Tuesday, November 27, 2012

Affection, Family and How to Live Safely in a Science Fictional Universe

Two years ago I was sitting at my mother's house in Texas, one of those rare get-togethers in which all her children (and their children) were in her home. We were all chatting about our childhood in one of those conversations that starts out nostalgic but has the potential to veer into resentment and anger. My sister said a magic sentence, a string of words that sounds innocent enough in itself, but is so loaded with old arguments that it could be a powder keg. On any other visit, it would have exploded. I probably would have lit the match.

"Let's not do this," I said, looking down at something I was fiddling with. I sounded humorously weary, and I knew it. Everyone laughed. And we did not do it.

Aha, I thought. This is the moment. This is the moment when we become those people: people who are old enough and wise enough to not relive the same argument over and over. This is the moment where we all decide we love each other so much, we'd rather disregard past hurts than bring them up again. So this is what that's like.

My parents moved to my city this past summer, and I see them several times a week. Getting over the past for a family reunion is different than getting over the past for someone you see regularly, but we're doing okay. There's not that much to get over, just the usual things, significant to us. My parents are good people and odds are, you would like them (but please don't bring up politics).

I was reminded of that moment by a novel I finished reading today. It is a good novel, but there is no slot to fit it easily into, and people usually wants slots.  So I will just say that if you loved Italo Calvino's If On A Winter's Night a Traveler, and have been wondering how to combine that kind of originality with an unabashed love of sci-fi, pick up a copy of Charles Yu's How to Live Safely in a Science Fictional Universe.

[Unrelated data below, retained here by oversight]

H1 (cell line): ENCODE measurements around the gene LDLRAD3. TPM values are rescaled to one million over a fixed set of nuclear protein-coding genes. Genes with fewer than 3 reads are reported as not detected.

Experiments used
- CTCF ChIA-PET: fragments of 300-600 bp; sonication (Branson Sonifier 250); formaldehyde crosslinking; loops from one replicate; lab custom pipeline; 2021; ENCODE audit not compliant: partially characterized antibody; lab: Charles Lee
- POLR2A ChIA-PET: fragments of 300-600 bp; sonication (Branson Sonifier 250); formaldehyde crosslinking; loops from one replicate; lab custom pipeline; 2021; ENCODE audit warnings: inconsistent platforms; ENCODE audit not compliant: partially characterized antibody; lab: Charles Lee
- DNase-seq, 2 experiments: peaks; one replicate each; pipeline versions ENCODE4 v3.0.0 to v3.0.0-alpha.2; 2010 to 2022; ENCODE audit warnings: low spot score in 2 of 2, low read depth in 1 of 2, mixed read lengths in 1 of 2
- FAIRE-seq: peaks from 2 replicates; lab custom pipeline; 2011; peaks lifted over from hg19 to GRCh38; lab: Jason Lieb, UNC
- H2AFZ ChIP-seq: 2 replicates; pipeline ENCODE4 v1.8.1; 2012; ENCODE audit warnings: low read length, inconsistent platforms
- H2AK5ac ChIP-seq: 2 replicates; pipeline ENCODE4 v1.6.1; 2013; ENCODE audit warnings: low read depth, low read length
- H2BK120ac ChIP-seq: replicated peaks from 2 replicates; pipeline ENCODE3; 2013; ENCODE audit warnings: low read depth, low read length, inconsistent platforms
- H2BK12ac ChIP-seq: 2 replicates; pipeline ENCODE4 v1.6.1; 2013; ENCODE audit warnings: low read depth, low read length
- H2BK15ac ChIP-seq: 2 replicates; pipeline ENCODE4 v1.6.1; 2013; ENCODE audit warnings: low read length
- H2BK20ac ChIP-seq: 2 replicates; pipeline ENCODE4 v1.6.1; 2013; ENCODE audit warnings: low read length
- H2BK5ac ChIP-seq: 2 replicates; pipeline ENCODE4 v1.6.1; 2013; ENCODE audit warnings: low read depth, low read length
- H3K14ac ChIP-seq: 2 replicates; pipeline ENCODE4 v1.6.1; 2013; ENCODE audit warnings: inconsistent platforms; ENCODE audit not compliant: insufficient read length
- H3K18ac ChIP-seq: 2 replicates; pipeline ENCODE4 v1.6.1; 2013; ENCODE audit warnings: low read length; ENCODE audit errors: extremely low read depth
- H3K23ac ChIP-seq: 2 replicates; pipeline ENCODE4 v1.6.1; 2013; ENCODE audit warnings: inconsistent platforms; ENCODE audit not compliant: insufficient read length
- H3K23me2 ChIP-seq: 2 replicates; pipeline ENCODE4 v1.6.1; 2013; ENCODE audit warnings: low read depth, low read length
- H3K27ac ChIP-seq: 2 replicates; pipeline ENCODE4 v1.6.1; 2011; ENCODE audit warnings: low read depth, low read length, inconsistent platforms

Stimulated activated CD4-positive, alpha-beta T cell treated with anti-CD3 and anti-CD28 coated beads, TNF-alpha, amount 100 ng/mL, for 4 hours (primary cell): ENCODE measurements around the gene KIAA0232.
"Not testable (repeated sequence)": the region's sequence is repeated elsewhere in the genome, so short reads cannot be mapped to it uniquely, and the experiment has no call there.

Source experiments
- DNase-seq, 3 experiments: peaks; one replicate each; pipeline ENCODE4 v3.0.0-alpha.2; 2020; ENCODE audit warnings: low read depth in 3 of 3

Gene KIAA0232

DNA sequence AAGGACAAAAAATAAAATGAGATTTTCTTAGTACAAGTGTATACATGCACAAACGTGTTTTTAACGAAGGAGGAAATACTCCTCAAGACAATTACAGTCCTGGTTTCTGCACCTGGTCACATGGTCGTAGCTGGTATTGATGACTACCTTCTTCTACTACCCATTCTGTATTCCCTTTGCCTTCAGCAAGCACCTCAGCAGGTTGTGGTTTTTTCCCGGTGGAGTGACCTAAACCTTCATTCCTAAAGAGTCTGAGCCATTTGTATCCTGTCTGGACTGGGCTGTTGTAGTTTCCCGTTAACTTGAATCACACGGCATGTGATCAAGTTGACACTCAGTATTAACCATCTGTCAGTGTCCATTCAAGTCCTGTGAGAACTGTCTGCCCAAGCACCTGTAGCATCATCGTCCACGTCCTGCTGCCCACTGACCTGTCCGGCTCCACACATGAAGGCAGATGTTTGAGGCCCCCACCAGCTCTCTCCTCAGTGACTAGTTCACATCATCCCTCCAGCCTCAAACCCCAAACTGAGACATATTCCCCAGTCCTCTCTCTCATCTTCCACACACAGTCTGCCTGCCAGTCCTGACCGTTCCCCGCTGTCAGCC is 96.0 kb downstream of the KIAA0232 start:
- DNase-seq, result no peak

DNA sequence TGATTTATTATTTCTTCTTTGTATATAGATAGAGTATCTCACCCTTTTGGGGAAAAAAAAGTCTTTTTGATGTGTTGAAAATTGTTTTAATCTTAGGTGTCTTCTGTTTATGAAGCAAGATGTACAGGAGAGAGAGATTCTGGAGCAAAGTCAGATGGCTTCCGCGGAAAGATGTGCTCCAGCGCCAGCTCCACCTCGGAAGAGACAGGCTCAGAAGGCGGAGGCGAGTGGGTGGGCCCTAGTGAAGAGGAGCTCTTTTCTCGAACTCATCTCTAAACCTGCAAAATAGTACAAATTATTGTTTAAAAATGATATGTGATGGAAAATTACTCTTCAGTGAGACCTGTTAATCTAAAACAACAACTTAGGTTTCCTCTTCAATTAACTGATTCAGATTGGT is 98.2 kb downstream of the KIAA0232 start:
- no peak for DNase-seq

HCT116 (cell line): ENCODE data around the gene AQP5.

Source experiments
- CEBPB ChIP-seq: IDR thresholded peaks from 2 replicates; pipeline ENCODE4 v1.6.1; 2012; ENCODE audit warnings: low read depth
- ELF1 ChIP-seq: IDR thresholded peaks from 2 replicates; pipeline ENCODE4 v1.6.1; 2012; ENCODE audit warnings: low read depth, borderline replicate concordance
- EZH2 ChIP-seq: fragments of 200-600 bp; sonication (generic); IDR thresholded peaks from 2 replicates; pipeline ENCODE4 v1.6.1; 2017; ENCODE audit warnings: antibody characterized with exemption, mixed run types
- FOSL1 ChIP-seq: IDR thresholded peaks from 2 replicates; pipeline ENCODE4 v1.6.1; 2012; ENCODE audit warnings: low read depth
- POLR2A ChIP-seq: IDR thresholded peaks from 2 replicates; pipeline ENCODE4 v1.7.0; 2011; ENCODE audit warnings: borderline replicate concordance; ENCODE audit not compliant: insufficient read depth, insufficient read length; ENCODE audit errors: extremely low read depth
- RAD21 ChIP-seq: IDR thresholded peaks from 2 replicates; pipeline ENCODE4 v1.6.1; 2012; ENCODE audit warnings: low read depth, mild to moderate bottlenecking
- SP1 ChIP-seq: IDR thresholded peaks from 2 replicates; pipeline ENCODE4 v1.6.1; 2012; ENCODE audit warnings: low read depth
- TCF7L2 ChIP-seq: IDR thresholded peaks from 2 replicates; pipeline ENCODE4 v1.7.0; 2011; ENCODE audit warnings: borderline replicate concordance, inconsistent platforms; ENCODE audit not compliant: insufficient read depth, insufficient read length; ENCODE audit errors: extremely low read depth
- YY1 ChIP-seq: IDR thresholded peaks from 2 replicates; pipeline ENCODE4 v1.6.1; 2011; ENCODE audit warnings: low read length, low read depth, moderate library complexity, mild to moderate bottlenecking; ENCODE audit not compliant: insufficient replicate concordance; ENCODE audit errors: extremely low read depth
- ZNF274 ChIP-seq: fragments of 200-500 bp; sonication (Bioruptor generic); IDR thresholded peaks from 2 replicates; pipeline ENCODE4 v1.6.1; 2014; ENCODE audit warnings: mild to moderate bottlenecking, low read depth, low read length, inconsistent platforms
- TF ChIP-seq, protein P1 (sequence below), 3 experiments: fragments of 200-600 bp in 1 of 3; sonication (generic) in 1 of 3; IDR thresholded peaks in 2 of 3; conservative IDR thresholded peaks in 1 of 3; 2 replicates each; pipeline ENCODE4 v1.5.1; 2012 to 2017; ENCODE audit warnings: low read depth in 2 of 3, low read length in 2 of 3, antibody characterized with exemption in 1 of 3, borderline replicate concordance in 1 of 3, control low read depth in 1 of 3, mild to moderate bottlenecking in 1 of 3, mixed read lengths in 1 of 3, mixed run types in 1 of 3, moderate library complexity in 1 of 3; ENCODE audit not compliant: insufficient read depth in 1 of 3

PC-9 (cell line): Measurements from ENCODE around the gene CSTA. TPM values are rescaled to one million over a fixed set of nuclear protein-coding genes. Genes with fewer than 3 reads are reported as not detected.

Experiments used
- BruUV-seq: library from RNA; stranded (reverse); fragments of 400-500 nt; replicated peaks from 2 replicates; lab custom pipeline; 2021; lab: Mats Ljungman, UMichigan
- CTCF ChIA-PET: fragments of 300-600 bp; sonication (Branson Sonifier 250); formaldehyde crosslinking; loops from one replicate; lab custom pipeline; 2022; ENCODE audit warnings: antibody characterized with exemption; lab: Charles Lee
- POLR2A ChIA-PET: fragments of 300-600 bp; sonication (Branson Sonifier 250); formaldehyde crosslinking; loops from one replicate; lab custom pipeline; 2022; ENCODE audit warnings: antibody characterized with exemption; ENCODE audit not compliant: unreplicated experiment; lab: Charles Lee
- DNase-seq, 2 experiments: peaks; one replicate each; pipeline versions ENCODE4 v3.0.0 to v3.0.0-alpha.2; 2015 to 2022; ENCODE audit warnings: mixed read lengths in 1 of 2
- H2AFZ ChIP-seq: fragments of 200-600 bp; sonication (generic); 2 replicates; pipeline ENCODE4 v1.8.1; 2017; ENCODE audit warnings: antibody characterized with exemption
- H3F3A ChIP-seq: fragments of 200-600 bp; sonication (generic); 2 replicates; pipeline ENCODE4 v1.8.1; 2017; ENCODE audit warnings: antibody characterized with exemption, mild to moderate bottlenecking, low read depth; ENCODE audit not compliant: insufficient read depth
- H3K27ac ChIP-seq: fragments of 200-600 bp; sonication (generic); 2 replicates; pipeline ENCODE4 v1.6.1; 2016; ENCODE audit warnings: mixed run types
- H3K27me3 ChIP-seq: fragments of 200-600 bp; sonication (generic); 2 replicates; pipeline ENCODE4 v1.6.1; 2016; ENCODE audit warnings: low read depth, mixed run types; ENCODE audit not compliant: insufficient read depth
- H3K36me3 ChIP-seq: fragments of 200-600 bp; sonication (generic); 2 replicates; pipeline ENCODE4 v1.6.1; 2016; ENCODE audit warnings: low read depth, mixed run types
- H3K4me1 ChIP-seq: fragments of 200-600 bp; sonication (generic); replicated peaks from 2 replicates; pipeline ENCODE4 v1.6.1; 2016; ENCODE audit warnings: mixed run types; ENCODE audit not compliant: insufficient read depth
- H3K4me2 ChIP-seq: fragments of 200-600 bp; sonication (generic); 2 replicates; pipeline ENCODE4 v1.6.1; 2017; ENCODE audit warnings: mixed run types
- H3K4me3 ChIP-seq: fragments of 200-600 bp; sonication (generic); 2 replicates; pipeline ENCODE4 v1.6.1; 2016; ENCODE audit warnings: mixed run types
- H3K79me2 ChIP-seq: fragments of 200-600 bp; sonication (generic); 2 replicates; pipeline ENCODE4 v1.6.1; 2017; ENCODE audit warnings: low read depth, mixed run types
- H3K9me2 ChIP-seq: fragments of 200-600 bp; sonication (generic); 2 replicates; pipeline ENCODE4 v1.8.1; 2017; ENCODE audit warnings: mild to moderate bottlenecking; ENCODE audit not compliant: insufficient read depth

Yu presents regret as an actual force, the energy that makes time travel possible, to the grief of everyone who participates in it. His novel is about longing for an uninvolved father, combined with a recognition that children become like their parents. From other writers, this would be a novel of recrimination, something with good guys and bad guys, a story that climaxes with a promise to "not be like you, Dad!" Or it could be an exercise in near-despair that concludes no one ever changes, and no one ever escapes their origins, and none of it really matters anyway.

But Yu believes in affection, and that changes everything. Affection - that human tendency to love things with which we have regular contact. His protagonist has affection for the software persona of his time machine, his boss (who is only a computer program), and his non-existent dog. Simple presence - even non-volitional or non-sentient presence - is enough to begin that accumulation of sentimental attachment. And in a world where affection has power (like our real world), a son can love a father who is never emotionally available. He can love the man who is only ever half there.

A few weeks ago, our pastor preached a sermon on Luke 17:1-4.